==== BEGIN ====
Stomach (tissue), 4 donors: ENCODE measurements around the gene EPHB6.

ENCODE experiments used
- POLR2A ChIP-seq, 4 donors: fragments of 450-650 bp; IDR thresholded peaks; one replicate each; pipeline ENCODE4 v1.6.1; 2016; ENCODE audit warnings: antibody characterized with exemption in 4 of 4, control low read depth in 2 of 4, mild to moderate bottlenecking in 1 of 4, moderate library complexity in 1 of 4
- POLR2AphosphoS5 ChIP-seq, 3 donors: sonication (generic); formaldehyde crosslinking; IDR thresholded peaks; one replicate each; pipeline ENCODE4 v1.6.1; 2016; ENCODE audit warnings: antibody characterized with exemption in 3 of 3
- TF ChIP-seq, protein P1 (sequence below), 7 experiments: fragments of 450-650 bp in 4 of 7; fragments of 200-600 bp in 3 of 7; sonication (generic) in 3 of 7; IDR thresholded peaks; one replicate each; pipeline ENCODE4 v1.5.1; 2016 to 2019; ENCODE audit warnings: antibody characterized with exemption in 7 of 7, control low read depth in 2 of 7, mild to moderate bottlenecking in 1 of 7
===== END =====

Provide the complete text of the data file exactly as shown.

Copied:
Stomach (tissue), 4 donors: ENCODE measurements around the gene EPHB6.

ENCODE experiments used
- POLR2A ChIP-seq, 4 donors: fragments of 450-650 bp; IDR thresholded peaks; one replicate each; pipeline ENCODE4 v1.6.1; 2016; ENCODE audit warnings: antibody characterized with exemption in 4 of 4, control low read depth in 2 of 4, mild to moderate bottlenecking in 1 of 4, moderate library complexity in 1 of 4
- POLR2AphosphoS5 ChIP-seq, 3 donors: sonication (generic); formaldehyde crosslinking; IDR thresholded peaks; one replicate each; pipeline ENCODE4 v1.6.1; 2016; ENCODE audit warnings: antibody characterized with exemption in 3 of 3
- TF ChIP-seq, protein P1 (sequence below), 7 experiments: fragments of 450-650 bp in 4 of 7; fragments of 200-600 bp in 3 of 7; sonication (generic) in 3 of 7; IDR thresholded peaks; one replicate each; pipeline ENCODE4 v1.5.1; 2016 to 2019; ENCODE audit warnings: antibody characterized with exemption in 7 of 7, control low read depth in 2 of 7, mild to moderate bottlenecking in 1 of 7